22 & 23
9Discover next-level strategies at Cartoon Business in Belfast or take in sun and screenings at Santiago’s Chilemonos animation festival. [cartoon-media.eu | chilemonos.com] Ridley Scott’s hatches in theaters.
Can’t-miss events now open: Animex Int’l Festival of Animation & Computer Games (Middlesbrough, U.K.), Broadcast Asia (Singapore), Digital Hollywood — Spring (L.A.), Licensing Expo (Las Vegas) and MIP China (Hangzhou). [animex.tees.ac.uk | broadcast-asia.com | digitalhollywood.com | licensingexpo.com | mip-china.com]
Many companies aspire to become global animation studios, producing work with a variety of techniques for diverse audiences on multiple platforms. But few have been as steadily successful in building such a business from scratch as Paris-based Cyber Group Studios, which 12 years from its founding has opened an office in Hollywood and implemented carefully weighed plans to grow in every way it can.
And with at least eight shows in production — among them Zou, Mirette Investigates, The Pirates Next Door, Gigantosaurus, Sadie Sparks, Taffy, Tom Sawyer, Mini-Ninjas and a handful of shows in development — Cyber Group’s plan is so far, so good.
Speaking recently from Paris, co-founder, chairman and CEO Pierre Sissmann outlined his three-pronged strategy for growing the company: International expansion, artistic development and increasing production capacity.
International Expansion Sissmann says the company has spent the last five to seven years solidifying its international distribution capacities and developing properties that would appeal to all continents.
The next step comes with establishing subsidiaries that are on the ground in major markets. Cyber Group’s first subsidiary opened at the start of 2017 in Los Angeles, headed up by Richard Goldsmith, formerly a high-ranking executive at The Jim Henson Co. and Warner Bros. Entertainment.
Sissmann sees an important advantage in having a permanent presence in a market over constant travel or telecommunications from a single base.
“It was obvious for us that we had to be in the U.S.,” he says. “When you look at what we intend to do the next couple of years, I would say we need to be establishing strong bases on other continents, to go from a French player to an international player to becoming a global player to becoming a regional player as well.”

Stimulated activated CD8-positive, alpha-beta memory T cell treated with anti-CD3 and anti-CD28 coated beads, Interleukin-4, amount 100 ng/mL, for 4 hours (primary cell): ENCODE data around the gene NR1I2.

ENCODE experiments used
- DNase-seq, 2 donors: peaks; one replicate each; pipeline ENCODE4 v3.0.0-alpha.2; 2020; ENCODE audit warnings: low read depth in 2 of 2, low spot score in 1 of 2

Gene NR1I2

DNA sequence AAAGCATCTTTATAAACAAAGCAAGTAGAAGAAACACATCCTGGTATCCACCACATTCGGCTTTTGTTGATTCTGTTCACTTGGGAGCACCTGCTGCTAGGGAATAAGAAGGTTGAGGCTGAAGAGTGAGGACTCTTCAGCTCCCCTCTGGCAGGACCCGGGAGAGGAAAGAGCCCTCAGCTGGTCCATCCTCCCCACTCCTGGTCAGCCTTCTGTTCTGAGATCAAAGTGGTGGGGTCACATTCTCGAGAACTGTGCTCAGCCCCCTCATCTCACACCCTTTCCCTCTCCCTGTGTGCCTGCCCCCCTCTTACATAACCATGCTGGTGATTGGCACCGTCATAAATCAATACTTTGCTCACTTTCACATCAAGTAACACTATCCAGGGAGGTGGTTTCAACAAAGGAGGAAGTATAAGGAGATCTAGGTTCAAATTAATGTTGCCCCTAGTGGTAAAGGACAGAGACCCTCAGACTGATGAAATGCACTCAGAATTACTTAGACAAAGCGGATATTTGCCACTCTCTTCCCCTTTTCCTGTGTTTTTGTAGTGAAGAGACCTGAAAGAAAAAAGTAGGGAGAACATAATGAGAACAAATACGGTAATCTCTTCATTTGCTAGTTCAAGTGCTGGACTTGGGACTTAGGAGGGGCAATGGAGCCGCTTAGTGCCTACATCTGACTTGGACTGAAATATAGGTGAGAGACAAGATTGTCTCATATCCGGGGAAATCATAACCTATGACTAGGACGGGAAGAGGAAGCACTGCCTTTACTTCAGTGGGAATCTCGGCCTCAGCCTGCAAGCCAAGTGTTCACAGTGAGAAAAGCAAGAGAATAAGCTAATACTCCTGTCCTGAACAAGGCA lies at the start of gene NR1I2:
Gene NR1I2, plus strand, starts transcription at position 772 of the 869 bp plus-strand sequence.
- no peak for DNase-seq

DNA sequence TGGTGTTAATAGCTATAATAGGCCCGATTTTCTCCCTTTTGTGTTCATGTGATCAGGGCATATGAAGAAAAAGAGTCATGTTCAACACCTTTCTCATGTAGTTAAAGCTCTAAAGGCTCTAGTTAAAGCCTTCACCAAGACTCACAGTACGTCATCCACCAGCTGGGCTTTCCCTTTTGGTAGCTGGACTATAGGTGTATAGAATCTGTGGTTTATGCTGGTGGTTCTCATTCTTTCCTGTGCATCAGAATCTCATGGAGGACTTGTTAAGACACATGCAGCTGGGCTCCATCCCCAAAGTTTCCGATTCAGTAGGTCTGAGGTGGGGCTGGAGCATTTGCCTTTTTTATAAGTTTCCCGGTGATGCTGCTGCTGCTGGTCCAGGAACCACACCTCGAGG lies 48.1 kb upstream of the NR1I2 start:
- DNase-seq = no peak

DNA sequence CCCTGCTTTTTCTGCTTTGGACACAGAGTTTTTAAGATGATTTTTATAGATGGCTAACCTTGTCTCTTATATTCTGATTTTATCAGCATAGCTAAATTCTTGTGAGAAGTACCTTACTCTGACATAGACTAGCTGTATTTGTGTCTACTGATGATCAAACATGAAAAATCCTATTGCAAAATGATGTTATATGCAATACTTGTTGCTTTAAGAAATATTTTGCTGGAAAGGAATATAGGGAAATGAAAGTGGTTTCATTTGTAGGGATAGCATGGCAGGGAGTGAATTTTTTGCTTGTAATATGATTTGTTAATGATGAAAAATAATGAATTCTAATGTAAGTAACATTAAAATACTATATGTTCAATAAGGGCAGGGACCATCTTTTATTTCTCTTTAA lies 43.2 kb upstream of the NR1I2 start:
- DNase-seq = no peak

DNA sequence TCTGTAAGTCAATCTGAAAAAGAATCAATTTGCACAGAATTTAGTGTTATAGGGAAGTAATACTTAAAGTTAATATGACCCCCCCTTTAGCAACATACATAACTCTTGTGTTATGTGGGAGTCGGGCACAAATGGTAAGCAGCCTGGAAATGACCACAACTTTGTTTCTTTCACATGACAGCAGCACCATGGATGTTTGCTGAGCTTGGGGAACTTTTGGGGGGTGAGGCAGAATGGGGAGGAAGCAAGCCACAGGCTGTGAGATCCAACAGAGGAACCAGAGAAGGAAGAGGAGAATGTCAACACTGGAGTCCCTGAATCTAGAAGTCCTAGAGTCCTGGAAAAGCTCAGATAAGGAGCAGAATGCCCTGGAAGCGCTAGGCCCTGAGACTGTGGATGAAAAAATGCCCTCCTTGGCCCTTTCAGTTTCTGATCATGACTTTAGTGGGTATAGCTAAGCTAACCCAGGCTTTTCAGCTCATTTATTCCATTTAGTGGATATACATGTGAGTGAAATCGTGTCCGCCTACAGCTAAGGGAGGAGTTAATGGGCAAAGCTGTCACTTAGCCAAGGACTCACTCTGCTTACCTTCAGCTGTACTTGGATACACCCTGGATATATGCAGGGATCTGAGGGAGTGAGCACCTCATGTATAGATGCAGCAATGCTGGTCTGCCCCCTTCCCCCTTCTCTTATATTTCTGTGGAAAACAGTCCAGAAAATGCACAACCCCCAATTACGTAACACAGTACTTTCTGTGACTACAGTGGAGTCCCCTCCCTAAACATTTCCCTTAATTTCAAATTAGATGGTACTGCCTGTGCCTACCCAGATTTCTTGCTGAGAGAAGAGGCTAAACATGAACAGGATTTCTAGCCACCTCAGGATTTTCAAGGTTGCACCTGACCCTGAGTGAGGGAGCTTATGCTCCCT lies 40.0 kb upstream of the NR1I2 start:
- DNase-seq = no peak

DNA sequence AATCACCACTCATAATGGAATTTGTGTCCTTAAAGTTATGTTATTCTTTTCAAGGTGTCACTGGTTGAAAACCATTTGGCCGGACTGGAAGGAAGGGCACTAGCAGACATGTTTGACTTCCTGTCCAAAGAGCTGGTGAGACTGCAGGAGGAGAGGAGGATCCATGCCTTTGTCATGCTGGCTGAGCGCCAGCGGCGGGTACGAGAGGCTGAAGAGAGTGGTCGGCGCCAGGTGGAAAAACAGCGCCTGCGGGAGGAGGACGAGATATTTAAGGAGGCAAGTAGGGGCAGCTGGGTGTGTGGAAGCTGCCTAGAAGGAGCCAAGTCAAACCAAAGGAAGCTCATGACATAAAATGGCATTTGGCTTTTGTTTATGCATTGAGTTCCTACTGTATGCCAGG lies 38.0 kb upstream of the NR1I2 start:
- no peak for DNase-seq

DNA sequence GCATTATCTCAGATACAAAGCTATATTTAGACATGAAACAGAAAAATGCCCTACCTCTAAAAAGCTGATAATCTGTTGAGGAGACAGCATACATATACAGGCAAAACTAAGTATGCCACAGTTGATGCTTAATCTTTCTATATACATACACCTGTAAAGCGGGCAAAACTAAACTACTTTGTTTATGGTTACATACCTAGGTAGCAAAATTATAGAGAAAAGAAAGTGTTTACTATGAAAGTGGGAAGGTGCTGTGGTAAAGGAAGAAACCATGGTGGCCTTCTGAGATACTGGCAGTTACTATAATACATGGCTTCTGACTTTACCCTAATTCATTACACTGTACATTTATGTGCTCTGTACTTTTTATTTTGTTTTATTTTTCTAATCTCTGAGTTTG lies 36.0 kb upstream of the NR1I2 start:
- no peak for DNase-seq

That kind of presence does several things, Sissmann says: It enables the company to better understand its clients, as well as global and regional markets. It also will help the company locate the creative talent needed to serve those markets.
He cites as an example a co-production Cy-
made to aim Digby at an older demographic than originally planned (4- to 6-year-olds as opposed to 3-year-olds). “If you start at 3, you can never go up,” Hyatt says. “If you start at 5, you can go down.”
Visually this involved redesigning the characters to look a little less cute and rotund than those initially conceived by Hunter, and changing the color palette from pastels to earthy hues. Storywise, the writing was also reworked to make it more “aspirational” for preschoolers, says series producer and director Adam Shaw: “It was really working on the character dynamics to increase the amount of drama and peril but also to increase the comedy and the character interaction.”
But it was the show’s unique visual style that proved a main selling point, with attendees at last year’s Brand Licensing Europe even enquiring if Digby was a feature rather than a television series.
“It hasn’t got the shiny, flat CG feel of so many shows,” says Hyatt. Part of that is down to the stop-frame feel of the animation, which was achieved by eliminating soft movement in between key poses.
“That was a style decision I made right at the very beginning,” says Shaw. “We wanted the show to have more of a hand-crafted and textural feel.”
While initially that might have seemed like a time-saver, in reality it threw up a series of technical challenges the team had to overcome.
“Things like camera moves suddenly be- came an issue,” says animation director Matt Tea. “Because characters are moving every other frame so, if you had a fluid camera, the characters would almost kind of jitter across screen space.”
Crafting Every Frame Instead of relying on key frames and breakdowns, the animators ended up having to construct almost every individual key frame.
“Every single frame was pretty much crafted to be a specific frame that we needed,” Tea says. “So in that sense, what we thought would be an easier approach because there would be fewer frames to animate actually proved to be more work.”
But for Shaw, the hybrid-style animation, which he felt complemented the “hand-painted and hand-crafted environments and characters,” was integral to visually communicating the show’s themes of nature and the beauty of the natural world, as well as providing an opportunity to demonstrate his team’s skill.
“There’s a slightly different approach in being able to fully tell their story in their key poses and not relying upon any shortcuts you can make through blending and in-betweens,” Shaw says. “It really puts the emphasis on posing and timing, which is what animation should be all about.” [